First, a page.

IFR Flying With the G1000

High Performance Aviation

November 7, 2011

The Soup Isn’t So Scary

By Hank Gibson, CFI, CFII, MEI

What private pilot has not looked up on a cloudy day and asked himself, “Am I missing something?” The answer to that is a very simple and very loud YES! There is a whole new world up there in the clouds just waiting for all pilots to experience.

Now, instrument flying is not for everyone. Some older pilots who start flying later in life who have a hard time keeping up in VFR should steer clear of IFR. There is a heavier workload in the approach environment that can weigh pretty heavy at times. Having an instrument rating and going through the training definitely makes you a better pilot, but some people just are not meant to be in the clouds.

For everybody else, welcome to the world of white.

Flying in the Clouds

Advantages of Being Instrument Rated

Flying by reference to instruments is a challenge that, once mastered, can be one of the ultimate pleasures in flying. Whenever a private pilot is in the pattern and, all of a sudden, another pilot comes over the radio with a snappy tone: “November Eight Bravo Bravo, visual, 23,” doesn’t envy pour into the blood?

Being able to fly IFR has numerous advantages. One is the ease of planning. When working on a VFR cross country, once he figures out where he is going, a pilot has to break out his plotter, mark the course, possibly change sectionals, pick out check points, figure out the headings, do some E6B calculations, and then some. When planning an IFR cross country, victor airways are already outlined on the low en-route chart, so all the pilot has to do is figure out which one to use. The best part is, the headings on the charts already take magnetic variation into account! Plus, a GPS direct clearance makes everyone’s job easier.

Another advantage is the priority received when flying IFR. Even if a pilot is in an old 172 blasting through a low cloud layer on an approach, usually he receives priority over VFR traffic in the pattern or someone desiring to take off. It is a pretty cool feeling to hear tower tell a Citation to hold for an N model Skyhawk cruising at 87 knots indicated (that noise you hear are the curses uttered by all corporate pilots reading this).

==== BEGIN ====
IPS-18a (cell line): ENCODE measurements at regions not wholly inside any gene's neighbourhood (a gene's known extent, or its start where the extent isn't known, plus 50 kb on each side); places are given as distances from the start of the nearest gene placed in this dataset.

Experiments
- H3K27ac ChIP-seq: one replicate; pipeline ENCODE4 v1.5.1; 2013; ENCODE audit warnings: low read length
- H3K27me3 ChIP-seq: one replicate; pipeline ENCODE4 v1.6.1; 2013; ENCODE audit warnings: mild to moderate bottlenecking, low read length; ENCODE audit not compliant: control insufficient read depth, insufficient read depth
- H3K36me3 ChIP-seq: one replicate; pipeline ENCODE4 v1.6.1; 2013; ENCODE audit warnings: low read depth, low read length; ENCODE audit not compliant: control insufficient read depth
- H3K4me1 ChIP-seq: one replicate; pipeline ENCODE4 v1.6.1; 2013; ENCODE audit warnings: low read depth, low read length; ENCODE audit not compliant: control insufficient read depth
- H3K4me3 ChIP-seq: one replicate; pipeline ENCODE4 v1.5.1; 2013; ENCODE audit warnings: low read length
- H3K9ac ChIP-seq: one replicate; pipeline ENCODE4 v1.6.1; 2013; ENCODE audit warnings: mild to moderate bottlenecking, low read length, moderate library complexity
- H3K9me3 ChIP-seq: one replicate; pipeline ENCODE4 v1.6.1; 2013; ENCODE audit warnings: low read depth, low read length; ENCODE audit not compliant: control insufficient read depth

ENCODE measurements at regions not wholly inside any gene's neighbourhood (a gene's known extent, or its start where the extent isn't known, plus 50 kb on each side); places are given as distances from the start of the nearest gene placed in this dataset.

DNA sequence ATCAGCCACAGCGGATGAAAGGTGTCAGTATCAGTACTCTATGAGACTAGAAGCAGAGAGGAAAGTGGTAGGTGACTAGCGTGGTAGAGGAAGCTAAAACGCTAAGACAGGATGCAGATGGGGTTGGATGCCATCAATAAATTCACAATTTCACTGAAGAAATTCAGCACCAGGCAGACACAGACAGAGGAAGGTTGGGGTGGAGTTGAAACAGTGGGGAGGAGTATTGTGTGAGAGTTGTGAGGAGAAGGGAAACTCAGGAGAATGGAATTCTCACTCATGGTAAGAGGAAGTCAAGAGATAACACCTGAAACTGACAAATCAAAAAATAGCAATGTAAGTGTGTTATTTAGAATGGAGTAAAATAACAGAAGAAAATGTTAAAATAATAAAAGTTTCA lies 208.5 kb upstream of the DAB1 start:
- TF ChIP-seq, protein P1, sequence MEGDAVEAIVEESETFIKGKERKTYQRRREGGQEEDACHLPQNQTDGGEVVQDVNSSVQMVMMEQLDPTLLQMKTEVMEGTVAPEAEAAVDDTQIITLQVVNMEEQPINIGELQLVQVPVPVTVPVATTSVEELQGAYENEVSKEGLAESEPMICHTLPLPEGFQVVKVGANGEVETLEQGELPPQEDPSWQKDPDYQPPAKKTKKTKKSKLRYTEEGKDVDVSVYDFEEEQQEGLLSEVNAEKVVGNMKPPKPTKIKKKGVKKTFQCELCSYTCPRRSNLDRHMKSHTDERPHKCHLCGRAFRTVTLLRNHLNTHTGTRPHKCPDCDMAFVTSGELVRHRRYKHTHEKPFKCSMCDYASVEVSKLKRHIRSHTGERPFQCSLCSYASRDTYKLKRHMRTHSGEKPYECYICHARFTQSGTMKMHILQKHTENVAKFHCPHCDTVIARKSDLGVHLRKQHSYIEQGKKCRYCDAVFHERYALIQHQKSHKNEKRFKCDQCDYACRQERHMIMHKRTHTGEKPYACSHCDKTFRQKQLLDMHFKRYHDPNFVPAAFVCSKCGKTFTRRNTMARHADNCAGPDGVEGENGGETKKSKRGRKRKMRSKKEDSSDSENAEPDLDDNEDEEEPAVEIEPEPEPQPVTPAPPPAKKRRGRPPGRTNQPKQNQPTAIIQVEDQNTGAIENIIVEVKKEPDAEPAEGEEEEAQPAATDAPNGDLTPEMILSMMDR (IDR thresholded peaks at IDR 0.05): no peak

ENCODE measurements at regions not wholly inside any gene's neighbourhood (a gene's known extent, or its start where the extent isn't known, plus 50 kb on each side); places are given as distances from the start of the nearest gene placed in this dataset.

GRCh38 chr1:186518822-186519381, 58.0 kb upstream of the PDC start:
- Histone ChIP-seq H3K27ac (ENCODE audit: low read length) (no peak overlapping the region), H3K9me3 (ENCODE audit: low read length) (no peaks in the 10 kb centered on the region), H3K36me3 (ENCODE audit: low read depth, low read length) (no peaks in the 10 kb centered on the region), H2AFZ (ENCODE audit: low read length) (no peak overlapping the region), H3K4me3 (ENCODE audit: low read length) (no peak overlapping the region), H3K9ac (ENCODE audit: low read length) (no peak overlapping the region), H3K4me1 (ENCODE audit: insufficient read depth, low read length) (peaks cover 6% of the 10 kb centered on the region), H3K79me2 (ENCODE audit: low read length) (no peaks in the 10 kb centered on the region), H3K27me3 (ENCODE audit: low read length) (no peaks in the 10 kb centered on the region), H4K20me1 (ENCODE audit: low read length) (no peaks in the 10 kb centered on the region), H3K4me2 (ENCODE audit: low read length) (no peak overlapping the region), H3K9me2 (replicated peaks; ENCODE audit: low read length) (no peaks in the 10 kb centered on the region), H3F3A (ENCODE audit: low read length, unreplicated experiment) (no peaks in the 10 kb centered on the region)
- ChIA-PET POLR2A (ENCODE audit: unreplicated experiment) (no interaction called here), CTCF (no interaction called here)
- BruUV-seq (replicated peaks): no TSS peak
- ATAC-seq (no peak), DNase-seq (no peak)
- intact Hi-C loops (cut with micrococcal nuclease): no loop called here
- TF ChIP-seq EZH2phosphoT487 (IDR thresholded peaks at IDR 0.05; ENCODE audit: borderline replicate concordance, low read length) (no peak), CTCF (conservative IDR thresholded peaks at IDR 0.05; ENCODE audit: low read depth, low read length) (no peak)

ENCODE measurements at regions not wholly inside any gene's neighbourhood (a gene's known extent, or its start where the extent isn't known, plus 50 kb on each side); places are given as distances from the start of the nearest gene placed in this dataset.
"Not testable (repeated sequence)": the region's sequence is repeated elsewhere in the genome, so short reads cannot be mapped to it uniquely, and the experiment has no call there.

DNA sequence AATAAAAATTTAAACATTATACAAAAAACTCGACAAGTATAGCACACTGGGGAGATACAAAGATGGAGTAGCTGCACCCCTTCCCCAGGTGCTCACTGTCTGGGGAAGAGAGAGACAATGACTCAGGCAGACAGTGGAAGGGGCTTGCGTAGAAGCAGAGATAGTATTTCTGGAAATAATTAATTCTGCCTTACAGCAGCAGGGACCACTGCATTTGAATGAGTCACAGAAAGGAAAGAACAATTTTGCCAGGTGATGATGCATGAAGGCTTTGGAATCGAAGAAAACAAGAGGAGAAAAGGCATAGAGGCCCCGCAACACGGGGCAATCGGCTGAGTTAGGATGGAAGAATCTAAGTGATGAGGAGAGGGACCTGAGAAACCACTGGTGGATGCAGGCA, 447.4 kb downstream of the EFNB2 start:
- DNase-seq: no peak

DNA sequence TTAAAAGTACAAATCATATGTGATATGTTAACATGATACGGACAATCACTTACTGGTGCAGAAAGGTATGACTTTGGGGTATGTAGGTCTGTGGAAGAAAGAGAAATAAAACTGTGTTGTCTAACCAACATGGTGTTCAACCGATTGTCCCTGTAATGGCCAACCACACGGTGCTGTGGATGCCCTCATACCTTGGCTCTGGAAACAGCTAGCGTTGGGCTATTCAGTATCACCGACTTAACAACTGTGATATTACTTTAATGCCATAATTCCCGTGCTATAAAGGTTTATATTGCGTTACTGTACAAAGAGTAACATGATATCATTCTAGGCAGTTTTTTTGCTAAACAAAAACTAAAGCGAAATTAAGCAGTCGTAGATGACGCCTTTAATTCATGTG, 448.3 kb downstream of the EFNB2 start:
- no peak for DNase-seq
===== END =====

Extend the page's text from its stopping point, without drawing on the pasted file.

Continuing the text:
The phrase “single pilot resource management” is being used a lot these days (SRM for short). Probably one of the biggest advantages of getting an instrument rating is the SRM enhancement for a pilot. For those unfamiliar with the term, SRM is the pilot’s ability to properly utilize any and all resources available in any given situation to produce a safe outcome. While VFR pilots get an introduction to the different resources available in aviation, IFR pilots receive deeper instruction and have a broader knowledge base on how to utilize those resources.

The G1000 in IFR

Speaking of SRM, the G1000 is an excellent resource available to IFR pilots, especially once proficiency is achieved with the system. The GPS has the ability to track victor airways (though the VOR should always be set as a backup). All the airways in the US are actually loaded into the system.

The airport information chapter cannot be matched except with an actual Airport/Facility Directory (note: the G1000 is never ever a substitute for the A/FD. The A/FD has much more information). There are VOR frequencies, Flight Service Station frequencies, and even NDB frequencies, if the airplane is equipped.

The giant moving map cannot be beat, either. It is nigh unto impossible to get lost with it displayed on the MFD. Plus, the nearest airport information chapter is pretty handy in a diversion when time is of the essence.

As I said at the beginning, instrument flying is not for everyone. If you think you might like it, go ask your local flight school for an IFR discovery flight and see what you think. You may fly in love all over again.

Flying Love

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